By Kerry Pierce
The phobia of chairmaking is gone!
Worried that you just dont have what it takes to create gorgeous and comfy chairs? From getting the suitable perspective to ensuring the scale is simply correct and that every chair is comfortable—chairmaking could be a daunting activity for any woodworker. yet, by no means worry! writer Kerry Pierce attracts upon a long time chairmaking adventure to supply a handful of easy jigs that take the terror out of chairmaking.
This publication indicates you the way to make various types and kinds of chairs, from a ladder-back Shaker chair to a continuous-arm Windsor chair. Youll the right way to weave tape and rush seats, carve and form wood seats and lots more and plenty extra.
Read Online or Download Chairmaking Simplified: 24 Projects Using Shop-Made Jigs PDF
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Additional info for Chairmaking Simplified: 24 Projects Using Shop-Made Jigs
The button required a 1/4" fingernail gouge to cut the partial cove at the base of the nipple, while my 1/2" skew was used to cut the bead-like form at the top of the nipple. The finial is nearly finished (see photo 31). All that remains is some clean-up with the 1/4" gouge. 7. Sanding As I said before, I sand at the lathe. I would prefer not to sand because the PHOTO 29 I leave finial parts heavy until after I’ve sanded and marked the back post. Then I turn the finial parts down to their final diameters.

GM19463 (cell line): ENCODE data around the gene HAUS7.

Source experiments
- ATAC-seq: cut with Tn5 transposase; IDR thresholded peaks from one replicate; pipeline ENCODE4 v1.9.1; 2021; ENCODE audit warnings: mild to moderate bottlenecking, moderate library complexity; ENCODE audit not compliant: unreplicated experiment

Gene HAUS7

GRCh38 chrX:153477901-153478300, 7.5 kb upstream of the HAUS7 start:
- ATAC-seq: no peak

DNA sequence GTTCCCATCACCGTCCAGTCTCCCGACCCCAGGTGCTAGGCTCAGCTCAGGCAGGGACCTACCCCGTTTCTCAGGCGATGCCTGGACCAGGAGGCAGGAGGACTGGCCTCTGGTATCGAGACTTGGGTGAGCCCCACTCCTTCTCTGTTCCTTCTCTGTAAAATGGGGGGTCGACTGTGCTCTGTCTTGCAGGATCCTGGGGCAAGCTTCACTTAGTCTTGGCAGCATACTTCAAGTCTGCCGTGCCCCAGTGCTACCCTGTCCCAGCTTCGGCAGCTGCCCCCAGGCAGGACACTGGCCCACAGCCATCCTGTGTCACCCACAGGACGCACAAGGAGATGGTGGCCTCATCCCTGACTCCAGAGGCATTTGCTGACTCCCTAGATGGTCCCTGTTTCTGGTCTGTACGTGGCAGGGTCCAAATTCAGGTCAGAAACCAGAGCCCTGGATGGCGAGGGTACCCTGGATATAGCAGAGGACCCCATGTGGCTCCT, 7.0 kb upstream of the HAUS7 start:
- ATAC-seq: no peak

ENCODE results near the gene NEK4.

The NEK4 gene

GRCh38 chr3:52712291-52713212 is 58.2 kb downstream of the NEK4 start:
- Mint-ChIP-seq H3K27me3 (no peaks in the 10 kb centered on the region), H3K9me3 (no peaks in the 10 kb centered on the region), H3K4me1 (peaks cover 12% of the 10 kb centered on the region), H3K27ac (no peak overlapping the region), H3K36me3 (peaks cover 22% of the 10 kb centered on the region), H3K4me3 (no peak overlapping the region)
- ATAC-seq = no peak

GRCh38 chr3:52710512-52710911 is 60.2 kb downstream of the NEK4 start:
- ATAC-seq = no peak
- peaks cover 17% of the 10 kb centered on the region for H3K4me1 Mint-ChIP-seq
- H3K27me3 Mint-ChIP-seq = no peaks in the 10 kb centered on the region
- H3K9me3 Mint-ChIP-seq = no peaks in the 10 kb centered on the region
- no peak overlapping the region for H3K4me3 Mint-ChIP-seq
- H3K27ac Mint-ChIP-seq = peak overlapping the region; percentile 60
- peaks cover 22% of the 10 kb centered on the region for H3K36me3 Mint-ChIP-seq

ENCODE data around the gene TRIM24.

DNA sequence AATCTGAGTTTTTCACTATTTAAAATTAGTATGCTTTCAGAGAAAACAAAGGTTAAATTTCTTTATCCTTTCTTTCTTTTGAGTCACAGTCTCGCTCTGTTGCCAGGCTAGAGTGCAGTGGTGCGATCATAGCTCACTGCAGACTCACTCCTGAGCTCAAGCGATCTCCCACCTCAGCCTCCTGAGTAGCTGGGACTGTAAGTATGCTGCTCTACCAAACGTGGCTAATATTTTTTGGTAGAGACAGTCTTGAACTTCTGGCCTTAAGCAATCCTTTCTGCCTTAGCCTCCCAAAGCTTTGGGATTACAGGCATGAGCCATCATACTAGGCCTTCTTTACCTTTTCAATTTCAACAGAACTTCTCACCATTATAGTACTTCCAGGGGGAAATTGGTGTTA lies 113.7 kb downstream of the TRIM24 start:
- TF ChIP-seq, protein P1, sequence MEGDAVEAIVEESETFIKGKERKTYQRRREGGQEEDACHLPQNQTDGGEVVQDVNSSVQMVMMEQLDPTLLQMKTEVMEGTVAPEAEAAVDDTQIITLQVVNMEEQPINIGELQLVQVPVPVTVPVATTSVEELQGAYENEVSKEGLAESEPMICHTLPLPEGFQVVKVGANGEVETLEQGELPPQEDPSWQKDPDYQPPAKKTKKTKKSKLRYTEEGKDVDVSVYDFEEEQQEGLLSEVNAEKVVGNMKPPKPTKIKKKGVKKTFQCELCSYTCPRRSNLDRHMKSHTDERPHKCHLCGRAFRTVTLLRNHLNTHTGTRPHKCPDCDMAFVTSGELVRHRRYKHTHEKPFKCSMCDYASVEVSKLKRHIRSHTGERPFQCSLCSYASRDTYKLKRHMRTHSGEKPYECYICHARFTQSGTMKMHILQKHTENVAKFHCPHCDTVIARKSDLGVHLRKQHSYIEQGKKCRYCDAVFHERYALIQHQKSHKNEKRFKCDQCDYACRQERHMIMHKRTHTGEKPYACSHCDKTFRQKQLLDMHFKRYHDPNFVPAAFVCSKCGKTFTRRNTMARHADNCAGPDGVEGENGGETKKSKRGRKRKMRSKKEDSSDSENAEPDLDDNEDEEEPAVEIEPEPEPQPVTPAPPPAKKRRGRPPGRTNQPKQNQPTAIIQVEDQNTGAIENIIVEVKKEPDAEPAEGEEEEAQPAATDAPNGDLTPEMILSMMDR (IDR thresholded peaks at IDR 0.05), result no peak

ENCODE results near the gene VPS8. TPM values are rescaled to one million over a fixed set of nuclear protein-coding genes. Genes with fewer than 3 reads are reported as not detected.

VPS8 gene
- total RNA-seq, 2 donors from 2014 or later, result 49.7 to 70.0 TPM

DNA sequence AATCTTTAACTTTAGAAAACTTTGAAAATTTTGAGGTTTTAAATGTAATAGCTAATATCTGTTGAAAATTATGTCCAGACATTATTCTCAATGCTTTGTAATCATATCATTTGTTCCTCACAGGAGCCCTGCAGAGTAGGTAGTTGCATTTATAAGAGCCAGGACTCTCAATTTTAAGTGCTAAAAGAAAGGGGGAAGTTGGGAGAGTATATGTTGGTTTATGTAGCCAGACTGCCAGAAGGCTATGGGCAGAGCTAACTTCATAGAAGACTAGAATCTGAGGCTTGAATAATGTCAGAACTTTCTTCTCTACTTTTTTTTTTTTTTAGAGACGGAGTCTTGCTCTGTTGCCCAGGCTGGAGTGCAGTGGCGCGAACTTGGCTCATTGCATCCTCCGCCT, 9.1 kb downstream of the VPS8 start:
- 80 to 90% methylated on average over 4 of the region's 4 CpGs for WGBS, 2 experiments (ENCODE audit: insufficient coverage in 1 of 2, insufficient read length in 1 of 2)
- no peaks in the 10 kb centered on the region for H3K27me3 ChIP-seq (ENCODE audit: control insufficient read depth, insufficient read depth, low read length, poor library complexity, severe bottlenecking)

It can also be used to create crowned shapes, like the top of a side chair’s front post. Before you make this cut at the top of a post, you must clear out space on the turned part for your skew to perform its work. I do this by working my roughing gouge on the waste side as close to the intended position of the cut as possible. I then switch to my 1/2" skew and make a number of rough paring cuts on both sides of the final cut, the waste side as well as the post side. ) The end-grain paring cut requires a narrow skew with a fairly steep grind on either side.
Make sure you’re achieving a cutting action by placing the heel of the bevel on the spinning work and then raising the gouge’s handle in order to engage the cutting edge. Make sure that you’re not pushing the tool into the work. If you determine that your technique is solid, the cutting edge is the likely culprit, so you need to make another trip to the grinder. Please don’t get frustrated because, if you’re a novice turner, you will almost certainly need to take a few trips back and forth from the lathe to the grinder before you get a cutting edge that performs the way it should.